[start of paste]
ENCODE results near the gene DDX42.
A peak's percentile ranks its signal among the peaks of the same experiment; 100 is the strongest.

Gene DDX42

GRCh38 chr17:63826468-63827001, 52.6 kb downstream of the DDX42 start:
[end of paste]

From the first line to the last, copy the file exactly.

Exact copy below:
ENCODE results near the gene DDX42.
A peak's percentile ranks its signal among the peaks of the same experiment; 100 is the strongest.

Gene DDX42

GRCh38 chr17:63826468-63827001, 52.6 kb downstream of the DDX42 start: